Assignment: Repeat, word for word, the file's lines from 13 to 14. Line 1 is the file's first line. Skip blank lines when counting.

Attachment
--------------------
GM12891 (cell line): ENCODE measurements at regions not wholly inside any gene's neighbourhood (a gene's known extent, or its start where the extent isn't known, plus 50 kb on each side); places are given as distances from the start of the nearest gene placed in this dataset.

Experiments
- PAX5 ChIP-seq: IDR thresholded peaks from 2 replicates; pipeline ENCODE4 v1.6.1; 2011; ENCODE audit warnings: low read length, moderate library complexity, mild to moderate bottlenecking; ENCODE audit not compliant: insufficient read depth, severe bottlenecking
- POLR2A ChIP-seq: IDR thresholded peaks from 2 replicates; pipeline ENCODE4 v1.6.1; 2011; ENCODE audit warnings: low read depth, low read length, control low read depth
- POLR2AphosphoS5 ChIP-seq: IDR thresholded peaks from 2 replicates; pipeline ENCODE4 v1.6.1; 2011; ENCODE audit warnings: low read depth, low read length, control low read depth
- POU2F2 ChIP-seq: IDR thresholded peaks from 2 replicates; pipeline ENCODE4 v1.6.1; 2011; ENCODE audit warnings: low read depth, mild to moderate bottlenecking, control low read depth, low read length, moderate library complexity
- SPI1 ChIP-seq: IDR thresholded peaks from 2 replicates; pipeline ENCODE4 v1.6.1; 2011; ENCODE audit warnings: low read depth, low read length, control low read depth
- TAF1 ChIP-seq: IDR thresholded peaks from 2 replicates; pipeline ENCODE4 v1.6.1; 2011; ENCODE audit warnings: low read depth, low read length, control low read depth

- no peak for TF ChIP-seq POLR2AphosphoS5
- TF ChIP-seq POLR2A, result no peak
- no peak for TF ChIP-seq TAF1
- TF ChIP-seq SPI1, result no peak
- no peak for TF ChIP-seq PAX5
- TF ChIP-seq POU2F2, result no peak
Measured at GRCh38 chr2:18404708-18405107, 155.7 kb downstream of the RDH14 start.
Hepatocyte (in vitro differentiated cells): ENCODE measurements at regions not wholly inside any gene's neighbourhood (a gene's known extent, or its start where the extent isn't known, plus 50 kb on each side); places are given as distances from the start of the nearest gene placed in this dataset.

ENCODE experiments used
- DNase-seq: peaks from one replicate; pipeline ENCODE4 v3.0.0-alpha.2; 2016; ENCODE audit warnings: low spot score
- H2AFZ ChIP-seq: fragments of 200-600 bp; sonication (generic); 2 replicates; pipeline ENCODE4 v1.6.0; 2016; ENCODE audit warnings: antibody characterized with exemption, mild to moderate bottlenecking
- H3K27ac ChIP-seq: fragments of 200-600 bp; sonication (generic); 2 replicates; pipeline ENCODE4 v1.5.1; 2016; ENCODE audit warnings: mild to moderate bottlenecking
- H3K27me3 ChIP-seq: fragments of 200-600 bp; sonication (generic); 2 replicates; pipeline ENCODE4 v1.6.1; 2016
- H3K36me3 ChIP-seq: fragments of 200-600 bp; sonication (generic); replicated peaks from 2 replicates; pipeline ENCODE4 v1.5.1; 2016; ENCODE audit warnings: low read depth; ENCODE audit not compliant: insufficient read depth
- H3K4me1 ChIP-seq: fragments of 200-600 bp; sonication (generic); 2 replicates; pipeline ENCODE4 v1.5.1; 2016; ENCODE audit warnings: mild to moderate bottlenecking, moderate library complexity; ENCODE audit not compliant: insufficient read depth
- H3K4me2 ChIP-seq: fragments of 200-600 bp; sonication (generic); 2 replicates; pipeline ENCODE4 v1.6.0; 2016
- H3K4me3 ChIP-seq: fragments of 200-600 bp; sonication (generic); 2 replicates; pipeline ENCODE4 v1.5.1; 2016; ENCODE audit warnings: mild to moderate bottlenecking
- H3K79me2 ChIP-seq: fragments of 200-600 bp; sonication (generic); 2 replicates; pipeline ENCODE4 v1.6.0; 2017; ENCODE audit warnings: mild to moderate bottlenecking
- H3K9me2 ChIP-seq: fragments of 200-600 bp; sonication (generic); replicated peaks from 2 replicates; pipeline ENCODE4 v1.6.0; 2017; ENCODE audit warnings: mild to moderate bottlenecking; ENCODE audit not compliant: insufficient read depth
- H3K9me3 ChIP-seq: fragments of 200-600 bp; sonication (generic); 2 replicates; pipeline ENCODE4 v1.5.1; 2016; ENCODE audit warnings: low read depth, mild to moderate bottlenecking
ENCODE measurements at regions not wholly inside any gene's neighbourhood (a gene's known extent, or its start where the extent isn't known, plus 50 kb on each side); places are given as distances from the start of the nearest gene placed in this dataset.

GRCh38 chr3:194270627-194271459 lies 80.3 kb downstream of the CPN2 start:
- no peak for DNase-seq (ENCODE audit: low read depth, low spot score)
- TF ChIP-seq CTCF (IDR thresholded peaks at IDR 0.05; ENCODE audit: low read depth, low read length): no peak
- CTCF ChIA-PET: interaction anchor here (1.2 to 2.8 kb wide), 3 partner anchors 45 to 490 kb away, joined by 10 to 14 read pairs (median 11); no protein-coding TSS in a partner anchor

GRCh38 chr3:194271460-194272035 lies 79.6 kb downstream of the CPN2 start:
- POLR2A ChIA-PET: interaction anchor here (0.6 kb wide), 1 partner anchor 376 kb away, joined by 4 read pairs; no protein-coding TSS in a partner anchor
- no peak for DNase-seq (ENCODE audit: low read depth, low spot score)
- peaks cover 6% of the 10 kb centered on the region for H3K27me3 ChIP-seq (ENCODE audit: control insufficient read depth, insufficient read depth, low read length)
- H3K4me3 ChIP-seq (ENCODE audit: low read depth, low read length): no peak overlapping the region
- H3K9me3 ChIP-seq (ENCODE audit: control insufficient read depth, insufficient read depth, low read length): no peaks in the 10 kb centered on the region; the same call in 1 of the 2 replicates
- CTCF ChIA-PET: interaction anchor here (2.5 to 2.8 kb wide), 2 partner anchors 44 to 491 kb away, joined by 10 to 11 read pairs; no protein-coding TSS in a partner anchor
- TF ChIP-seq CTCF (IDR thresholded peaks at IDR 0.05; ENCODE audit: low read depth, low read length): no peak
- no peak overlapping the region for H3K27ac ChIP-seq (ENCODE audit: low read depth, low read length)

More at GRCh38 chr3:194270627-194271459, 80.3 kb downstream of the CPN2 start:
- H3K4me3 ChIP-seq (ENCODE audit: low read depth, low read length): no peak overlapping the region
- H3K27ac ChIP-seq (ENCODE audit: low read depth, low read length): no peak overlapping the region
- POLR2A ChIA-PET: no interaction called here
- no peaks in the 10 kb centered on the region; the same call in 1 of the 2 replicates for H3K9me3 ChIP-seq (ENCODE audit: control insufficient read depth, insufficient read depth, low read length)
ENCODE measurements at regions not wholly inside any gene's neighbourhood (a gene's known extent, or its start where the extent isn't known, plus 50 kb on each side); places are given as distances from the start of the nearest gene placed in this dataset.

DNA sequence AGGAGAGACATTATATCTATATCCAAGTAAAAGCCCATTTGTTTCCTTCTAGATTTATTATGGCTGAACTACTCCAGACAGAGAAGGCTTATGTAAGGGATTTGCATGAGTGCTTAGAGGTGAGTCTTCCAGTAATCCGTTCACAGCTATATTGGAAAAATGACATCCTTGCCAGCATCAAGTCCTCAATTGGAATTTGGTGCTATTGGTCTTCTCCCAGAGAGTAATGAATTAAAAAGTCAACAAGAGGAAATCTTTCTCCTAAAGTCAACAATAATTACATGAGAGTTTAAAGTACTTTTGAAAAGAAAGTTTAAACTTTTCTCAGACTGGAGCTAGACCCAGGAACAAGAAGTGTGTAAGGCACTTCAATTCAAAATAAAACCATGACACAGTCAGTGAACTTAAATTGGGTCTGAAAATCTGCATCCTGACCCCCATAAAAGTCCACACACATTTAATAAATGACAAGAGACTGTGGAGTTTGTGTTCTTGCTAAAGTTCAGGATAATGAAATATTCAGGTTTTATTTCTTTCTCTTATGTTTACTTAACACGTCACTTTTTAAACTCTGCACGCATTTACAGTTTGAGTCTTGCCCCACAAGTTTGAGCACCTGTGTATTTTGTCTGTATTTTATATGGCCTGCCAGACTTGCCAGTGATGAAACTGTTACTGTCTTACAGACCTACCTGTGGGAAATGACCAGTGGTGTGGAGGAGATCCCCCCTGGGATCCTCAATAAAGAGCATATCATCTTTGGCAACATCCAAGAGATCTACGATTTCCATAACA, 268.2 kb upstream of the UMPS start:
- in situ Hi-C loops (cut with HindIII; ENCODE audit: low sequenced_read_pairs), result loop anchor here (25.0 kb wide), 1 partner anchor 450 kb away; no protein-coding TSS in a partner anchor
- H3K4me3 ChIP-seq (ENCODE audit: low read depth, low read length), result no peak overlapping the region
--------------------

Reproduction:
- no peak for TF ChIP-seq PAX5
- TF ChIP-seq POU2F2, result no peak